The healthcare summit begins

The much-hyped healthcare summit had the air of a Group of Eight leaders’ meeting when it got underway on Thursday morning, complete with chandeliers and an army of aides. President Barack Obama walked into the picturesque Garden Room at Blair House, across from the White House, just after 10am.

Laying the foundation for bipartisanship, he walked around the all-important hollow square table and shook hands and back-slapped all the delegates, Republican and Democrat alike. As he sat down, the president cited the “glimpse of bipartisanship” evident when the Senate passed a jobs bill earlier this week.

In his opening remarks, Mr Obama tried to appeal to lawmakers’ desire to help ordinary Americans to unite them around a common cause. “Some of you know that I get 10 letters out of the 40,000 I receive every day for me to take upstairs to the residence and read every single night… I can tell you that at least two, sometimes five, of the 10 letters, relates to the challenges that people are facing in healthcare everyday.”

He also urged lawmakers to remember that not every American is as lucky as them, recalling personal encounters with the healthcare system.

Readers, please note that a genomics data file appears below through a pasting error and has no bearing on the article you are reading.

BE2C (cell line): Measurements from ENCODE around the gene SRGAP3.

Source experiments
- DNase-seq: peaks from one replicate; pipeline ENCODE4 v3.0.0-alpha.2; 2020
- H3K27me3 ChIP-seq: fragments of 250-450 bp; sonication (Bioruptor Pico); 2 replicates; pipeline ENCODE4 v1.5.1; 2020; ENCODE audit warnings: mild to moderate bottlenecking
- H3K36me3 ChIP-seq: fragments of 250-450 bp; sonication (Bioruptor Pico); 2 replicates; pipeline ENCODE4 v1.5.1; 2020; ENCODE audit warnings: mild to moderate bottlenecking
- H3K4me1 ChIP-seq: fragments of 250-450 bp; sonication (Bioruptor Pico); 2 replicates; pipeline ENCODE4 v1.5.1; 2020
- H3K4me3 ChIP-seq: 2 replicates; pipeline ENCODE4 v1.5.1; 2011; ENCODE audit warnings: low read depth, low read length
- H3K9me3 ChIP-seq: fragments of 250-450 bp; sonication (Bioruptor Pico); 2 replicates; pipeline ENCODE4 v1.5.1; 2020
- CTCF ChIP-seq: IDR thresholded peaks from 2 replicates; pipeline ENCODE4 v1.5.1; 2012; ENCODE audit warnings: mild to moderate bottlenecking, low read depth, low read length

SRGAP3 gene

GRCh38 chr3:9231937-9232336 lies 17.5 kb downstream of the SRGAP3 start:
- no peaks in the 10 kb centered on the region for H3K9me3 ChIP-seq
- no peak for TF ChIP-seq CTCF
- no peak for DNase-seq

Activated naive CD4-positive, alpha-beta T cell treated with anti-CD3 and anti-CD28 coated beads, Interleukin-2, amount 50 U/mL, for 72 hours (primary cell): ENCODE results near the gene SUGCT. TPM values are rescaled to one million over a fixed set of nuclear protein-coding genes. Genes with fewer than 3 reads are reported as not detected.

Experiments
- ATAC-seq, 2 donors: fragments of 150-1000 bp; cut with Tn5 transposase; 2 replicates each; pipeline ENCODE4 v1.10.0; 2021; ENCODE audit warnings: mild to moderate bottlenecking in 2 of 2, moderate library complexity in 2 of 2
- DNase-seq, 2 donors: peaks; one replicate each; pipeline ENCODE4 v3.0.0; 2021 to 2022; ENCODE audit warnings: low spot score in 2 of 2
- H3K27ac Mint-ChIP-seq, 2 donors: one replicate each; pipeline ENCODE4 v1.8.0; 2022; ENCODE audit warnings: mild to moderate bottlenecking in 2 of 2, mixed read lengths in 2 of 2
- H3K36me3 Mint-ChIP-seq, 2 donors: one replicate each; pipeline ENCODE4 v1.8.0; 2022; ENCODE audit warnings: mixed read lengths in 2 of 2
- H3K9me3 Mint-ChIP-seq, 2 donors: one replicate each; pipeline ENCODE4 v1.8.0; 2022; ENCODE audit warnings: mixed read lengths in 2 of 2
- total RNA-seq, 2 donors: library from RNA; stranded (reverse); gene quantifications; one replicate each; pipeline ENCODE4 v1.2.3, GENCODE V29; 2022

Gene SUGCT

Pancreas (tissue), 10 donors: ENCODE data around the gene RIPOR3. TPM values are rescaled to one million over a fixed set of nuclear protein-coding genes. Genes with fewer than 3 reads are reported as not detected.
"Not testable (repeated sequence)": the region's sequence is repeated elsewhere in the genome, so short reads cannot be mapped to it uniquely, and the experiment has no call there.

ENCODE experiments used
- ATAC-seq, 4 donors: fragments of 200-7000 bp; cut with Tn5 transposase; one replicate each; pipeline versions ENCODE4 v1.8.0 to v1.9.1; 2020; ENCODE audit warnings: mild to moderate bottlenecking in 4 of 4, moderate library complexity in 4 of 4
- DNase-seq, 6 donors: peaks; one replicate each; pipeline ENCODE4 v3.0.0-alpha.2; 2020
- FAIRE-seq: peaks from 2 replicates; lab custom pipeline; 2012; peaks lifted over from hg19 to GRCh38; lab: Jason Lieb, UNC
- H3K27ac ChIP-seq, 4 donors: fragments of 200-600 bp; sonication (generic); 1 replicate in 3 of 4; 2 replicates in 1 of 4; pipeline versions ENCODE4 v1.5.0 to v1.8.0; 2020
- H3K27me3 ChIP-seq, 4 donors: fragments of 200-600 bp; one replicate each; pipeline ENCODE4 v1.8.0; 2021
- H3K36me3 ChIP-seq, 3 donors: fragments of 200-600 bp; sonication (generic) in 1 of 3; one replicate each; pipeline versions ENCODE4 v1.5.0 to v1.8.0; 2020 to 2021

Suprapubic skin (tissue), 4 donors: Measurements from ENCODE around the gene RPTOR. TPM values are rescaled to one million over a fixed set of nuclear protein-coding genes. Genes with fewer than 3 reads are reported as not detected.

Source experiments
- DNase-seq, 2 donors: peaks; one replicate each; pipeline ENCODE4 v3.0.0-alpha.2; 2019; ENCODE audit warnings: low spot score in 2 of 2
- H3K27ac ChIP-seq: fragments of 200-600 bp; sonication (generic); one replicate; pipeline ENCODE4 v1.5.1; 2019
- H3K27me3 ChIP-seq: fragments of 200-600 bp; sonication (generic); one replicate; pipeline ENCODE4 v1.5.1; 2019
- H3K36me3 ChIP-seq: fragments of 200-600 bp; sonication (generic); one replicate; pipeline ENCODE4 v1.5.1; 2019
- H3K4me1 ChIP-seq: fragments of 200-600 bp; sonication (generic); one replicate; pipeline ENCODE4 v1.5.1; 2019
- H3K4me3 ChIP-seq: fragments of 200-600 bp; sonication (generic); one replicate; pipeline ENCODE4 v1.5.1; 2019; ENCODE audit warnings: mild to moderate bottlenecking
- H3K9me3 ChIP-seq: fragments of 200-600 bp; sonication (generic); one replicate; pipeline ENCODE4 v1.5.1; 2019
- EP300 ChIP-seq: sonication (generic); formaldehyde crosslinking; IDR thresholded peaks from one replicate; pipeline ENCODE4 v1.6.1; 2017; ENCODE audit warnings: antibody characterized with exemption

“I now have about as good healthcare as anyone could have. I’ve got a doctor right downstairs… All of you in the House and Senate have good healthcare,” the president said, recalling when, in Chicago, he and Michelle Obama rushed their daughter Malia to the emergency room because she had asthma, and when their other daughter, Sasha, had a spinal tap when she had meningitis.

“Everybody here has those same stories somewhere in their lives,” he said, adding that everyone in the room was “profoundly sympathetic” to the plight of Americans facing medical and insurance problems.

He quoted Republican senators John McCain and Mike Enzi’s previous statements on the need to improve the healthcare system, and saying he had read the GOP’s proposals for healthcare reform.

“When I look at the ideas that are out there, there is overlap. It’s not perfect overlap, it’s not 100 per cent overlap, but there’s overlap,” he said.

“I don’t know that the gaps can be bridged… but I’d like to make sure that this discussion is actually a discussion and not just us trading talking points. I hope that this is not political theatre where we’re just playing to the cameras,” he said, saying that the American people were looking for progress.

Although expectations for the summit are not high, the stakes are. Not only healthcare, but the tenor of the rest of Mr Obama’s presidency, is resting on it.

Clive Crook’s blog

This blog is no longer updated but it remains open as an archive.

I have been the FT's Washington columnist since April 2007. I moved from Britain to the US in 2005 to write for the Atlantic Monthly and the National Journal after 20 years working at the Economist, most recently as deputy editor. I write mainly about the intersection of politics and economics.

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